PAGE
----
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Irrigation Systems Report

Irrigation System on subsistence farmers in the Melanesian region

Melanesia region comprises Solomon Islands, Vanuatu, Fiji, New Caledonia and Papua New Guinea. For a long time, Melanesian farmers in the region have practiced subsistence farming as a source of their livelihood. Because of the changing climate, and the region landscape, most farmers use irrigation schemes to support their practices of subsistence farming.

Melanesian Irrigation systems are well organized. According to Dunford & Ridgell, (1997) subsistence farmers in the region have aligned their farming practices basing on irrigations requirements. One of the irrigation schemes is widely used in the region is Dani Irrigation.

Dani irrigation is a scheme practiced by Dani people living in the Melanesian highlands. Danis are famed for their extensive cultivation practices. Dani farmers use this form of irrigation scheme to support intensive cultivation of crops such as sweet potatoes, taro, and other supplementary crops grown in the region.

Dunford & Ridgell (1997) indicate that besides Dani irrigation schemes, Melanesia region has developed local irrigation methods. Mostly, these methods involve activities such asdigging ditches to help farmers tap water from small streams that pass under the valleys. Moreover, local irrigation method involves farmers digging channels to re-direct waters and creating raised contours in the field for holding water.This helps in retaining water in the fields.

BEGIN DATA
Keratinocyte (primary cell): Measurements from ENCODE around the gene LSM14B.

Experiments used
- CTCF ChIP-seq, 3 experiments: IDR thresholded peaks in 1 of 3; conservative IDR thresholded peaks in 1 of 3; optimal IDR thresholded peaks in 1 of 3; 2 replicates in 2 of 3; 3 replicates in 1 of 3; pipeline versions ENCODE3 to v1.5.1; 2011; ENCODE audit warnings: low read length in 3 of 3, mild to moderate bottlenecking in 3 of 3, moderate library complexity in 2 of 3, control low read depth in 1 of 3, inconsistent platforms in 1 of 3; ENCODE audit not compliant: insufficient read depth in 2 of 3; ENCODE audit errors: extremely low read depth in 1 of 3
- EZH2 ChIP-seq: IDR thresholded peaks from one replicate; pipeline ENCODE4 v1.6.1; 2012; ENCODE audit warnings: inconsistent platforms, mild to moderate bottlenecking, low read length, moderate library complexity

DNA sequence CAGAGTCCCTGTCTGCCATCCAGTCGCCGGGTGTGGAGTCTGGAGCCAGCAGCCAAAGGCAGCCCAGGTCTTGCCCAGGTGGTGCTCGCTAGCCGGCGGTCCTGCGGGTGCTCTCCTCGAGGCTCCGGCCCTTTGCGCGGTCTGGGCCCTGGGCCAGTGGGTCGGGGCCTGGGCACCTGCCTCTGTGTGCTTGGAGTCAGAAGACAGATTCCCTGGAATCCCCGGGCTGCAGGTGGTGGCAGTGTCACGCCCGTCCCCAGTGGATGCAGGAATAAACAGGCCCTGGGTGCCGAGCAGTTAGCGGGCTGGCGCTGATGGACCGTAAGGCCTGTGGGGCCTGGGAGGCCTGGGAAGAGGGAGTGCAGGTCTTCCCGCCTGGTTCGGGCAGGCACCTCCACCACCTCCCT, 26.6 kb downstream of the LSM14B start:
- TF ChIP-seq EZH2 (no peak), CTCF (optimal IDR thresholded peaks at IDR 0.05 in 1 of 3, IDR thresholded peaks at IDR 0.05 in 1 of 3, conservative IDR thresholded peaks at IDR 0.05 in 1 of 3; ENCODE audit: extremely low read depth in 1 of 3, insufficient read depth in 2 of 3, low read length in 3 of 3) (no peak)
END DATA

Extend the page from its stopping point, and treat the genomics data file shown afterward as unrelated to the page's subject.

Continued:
Dunford & Ridgell (1997) illustrate several ways in which Melanesian farmers use ditches. They demonstrate that ditches are source of fertilizer; hence, farmers use the fertilizer to apply to their crops.

To reduce the incidence of soil erosion, and help conserve soil moisture, subsistence farmers use sharp wooden sticks to dig holes during planting of crops such as sweet potatoes. Dunford & Ridgell (1997) also point out that farmers stagger their planting practices; this ensures the crop matures on ayear-round basis without requiring storage. This measure guarantees constant water supply.

Southern Nile Farmers

Southern Nile subsistence farmers have over the ages been dependent on irrigation practices to grow their crops. Presently, most farmers have established small-scale irrigation schemes under self-help programs (Abate, 1994). The self-help programs have been critical in addressing farmers’ irrigation needs.

Despite new trends in farming practices, such as adopting new irrigation methods and farming practices in the southern region, most farmers still carry on with traditional irrigation practices. They view traditional irrigation methods as less costly because they are managed communally.

Despite many tangible benefits from using irrigation practice, some farmers, for example, those living in Ethiopian region have not fully aligned their irrigation systems and practices to reap from the waters of River Nile (Abate, 1994), which evidenced through variation in their cropping calendars, water usage patterns, the type of crops they are growing and the socio-economic trends in which they operate.